Bonus Items!

What questions do you need to ask when planning your credit recovery program?

1. Planning

 When you are planning your online learning program, make sure you consider the following:

  • What are the goals of the program?
  • How you will measure the success of the program?
  • How will your program be structured?
    Think about the timeline, the location, and the resources for students.
  • What are the policies of the program?
    Determine who students should contact with course-related questions versus program-related questions, and determine how the grading of tests and assignments will work.
  • How will you make the district/other schools aware of your program?
    Leveraging your school's success across the district is important. Make sure you are keeping the right people aware of your program.
  • How will curriculum decisions be made?
    Who will determine the curriculum, and who will be in charge of customizing coursework? Determine how credit will be awarded.
  • How will assessment decisions be made?
    Determine when students will be assessed. Will these assessments be district or classroom based?

2. Identification

How will you define which students will be brought into the online learning program?
Make sure you define a process for these students to be nominated or assigned into the program. Also, make sure you determine the line between students who need credit recovery and students who simply need to retake the class.

3. Expectations

Make sure everyone involved in the program (administrators, teachers, learners, and parents) know the expectations of the program. Some programs have found success using student contracts, asking both parents and students to read and sign the program expectations. Follow through with the communicated expectations, requiring everyone to follow the processes determined.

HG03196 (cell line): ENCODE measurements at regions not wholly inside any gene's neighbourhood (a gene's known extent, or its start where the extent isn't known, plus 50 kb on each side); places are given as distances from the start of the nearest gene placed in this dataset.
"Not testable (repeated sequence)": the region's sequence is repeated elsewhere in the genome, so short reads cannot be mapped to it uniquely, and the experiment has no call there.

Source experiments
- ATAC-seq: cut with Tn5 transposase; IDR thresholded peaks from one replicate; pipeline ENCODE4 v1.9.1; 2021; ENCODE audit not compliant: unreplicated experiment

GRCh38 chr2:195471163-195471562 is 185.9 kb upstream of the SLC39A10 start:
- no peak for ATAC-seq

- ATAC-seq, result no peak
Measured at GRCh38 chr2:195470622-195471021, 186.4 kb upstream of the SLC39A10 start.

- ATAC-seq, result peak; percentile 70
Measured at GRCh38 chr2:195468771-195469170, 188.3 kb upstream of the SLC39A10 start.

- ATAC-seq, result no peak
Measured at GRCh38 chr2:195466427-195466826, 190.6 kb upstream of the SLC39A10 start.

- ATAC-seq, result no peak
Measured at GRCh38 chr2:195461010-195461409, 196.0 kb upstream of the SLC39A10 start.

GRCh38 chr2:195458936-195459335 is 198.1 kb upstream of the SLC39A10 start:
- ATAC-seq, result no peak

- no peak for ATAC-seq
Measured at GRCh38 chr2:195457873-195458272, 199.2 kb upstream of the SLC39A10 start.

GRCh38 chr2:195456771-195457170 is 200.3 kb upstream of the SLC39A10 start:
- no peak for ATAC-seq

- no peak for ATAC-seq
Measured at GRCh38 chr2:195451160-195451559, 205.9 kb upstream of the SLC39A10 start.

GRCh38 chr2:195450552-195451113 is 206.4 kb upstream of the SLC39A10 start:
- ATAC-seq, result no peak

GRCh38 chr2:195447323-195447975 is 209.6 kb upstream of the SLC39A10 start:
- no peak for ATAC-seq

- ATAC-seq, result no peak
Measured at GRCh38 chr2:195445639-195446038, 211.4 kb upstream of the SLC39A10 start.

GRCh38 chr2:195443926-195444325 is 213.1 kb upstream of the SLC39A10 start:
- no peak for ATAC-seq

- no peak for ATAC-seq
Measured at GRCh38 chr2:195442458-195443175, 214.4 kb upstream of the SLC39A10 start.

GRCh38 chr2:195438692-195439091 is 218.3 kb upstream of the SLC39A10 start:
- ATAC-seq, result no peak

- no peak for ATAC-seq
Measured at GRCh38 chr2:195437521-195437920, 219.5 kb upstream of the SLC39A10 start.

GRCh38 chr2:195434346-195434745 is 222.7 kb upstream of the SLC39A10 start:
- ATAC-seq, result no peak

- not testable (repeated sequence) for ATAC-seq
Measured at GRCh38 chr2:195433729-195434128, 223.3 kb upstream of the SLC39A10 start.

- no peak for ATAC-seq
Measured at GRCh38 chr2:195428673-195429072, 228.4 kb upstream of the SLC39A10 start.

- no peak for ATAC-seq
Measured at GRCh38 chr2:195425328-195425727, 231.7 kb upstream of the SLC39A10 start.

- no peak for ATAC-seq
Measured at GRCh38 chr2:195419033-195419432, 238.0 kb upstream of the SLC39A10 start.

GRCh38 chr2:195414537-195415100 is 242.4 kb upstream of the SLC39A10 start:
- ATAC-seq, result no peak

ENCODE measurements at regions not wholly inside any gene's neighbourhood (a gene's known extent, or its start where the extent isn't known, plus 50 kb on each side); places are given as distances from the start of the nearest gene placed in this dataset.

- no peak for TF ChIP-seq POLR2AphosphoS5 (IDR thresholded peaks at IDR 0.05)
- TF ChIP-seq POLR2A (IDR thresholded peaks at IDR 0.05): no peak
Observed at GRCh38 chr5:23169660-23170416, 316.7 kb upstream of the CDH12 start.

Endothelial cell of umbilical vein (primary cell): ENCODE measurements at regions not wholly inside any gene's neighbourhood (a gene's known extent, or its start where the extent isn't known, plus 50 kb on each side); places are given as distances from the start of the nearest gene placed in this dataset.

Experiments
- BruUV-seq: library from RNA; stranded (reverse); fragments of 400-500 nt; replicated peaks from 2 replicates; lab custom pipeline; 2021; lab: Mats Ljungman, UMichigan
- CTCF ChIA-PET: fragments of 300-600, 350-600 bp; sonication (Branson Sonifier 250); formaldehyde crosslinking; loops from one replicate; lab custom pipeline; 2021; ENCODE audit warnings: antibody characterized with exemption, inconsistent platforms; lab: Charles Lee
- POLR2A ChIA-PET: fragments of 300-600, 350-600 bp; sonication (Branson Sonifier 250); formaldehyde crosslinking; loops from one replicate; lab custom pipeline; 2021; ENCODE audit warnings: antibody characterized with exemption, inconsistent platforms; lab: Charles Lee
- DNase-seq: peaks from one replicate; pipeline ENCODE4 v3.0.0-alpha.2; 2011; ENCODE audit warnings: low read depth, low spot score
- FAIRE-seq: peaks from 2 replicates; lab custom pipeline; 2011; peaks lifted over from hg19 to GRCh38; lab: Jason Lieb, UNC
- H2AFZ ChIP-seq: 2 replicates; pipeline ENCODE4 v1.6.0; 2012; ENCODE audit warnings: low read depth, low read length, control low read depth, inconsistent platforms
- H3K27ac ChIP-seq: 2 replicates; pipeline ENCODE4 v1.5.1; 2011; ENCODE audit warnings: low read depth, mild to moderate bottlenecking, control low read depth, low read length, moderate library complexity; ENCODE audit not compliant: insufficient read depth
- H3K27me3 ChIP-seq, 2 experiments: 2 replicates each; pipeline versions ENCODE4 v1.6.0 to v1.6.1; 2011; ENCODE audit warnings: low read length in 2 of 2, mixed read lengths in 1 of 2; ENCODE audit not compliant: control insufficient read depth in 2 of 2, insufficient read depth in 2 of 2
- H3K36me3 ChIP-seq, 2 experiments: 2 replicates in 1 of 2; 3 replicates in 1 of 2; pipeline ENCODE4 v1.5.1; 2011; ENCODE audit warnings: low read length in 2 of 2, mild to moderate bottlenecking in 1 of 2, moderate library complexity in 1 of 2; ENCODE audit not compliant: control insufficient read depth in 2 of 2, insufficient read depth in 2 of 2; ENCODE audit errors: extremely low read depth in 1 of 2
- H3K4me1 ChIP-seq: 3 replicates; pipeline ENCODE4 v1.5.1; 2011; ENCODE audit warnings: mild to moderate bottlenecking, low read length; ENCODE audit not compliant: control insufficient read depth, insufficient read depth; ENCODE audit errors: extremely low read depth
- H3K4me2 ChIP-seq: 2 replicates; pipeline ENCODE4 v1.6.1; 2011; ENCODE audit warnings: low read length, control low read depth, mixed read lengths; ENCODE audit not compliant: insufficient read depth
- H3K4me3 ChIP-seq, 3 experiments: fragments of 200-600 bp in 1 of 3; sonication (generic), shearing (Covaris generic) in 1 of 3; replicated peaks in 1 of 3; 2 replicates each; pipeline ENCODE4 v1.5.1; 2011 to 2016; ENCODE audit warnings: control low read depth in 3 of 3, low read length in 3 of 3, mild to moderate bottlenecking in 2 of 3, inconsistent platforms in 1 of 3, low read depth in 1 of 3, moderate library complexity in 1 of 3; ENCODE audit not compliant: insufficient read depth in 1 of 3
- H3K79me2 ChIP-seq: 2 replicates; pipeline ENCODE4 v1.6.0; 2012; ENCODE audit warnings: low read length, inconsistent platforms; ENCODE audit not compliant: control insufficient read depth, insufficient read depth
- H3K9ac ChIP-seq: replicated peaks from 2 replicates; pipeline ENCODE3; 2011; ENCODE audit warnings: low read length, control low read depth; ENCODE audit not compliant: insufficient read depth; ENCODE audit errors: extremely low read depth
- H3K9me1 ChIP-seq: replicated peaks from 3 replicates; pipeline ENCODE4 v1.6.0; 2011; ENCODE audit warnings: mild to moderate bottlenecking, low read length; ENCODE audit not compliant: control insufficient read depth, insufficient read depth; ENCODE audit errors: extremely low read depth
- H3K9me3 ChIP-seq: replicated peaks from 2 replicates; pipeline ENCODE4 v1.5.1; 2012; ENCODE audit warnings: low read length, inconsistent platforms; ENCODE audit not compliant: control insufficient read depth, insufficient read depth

4. Monitor Progress Regularly

Set dates to monitor students’ progress. Set up one-on-one time with each student at regularly scheduled intervals. Meet with the team of instructors and administration involved with the online learning program to regularly go over student progress and determine any improvements that should be made the following semester/year.

5. Invest In and Support Your Learners

This best practice can seem obvious but can sometimes be overlooked. Here are some ways you can make sure you are supporting and investing in your learners:

  • Provide a consistent time for learners to access content.
  • Provide opportunities for student peer support.
  • Create a portfolio for learners to maintain.
  • Create an incentive plan for learners who master specific modules or meet agreed-upon milestones in an appropriate timeframe.
  • Have learners take notes in a dedicated course notebook for future use and for reviewing prior to tests.
  • Have specific content teacher(s) available for content questions via email, through LMS messaging, on site, or at another designated location.
  • Model, post, and teach procedures for common tasks, such as asking for help, logging in, and logging out.

6. Allow for Customization 

Make the program work for your school.

  • Rearrange the modules in courses to reflect your school’s course syllabus.
  • Consider using the general class discussion board or threaded discussions with your online classes to elicit deeper student conversations around topics; this is a natural extension of learners’ use of social media platforms.
  • Import your own documents, links to websites, or slideshow presentations to supplement classroom assignments and expectations.

Want to learn how Edmentum can help you provide proven, engaging courseware for your credit recovery program? Learn about Plato Courseware here.

References

http://thejournal.com/articles/2012/03/08/online-credit-recovery.aspx

http://www.centerii.org/handbook/resources/4_c_h_credit_recovery_programs_hs.pdf

http://blog.edmentum.com/six-best-practices-credit-recovery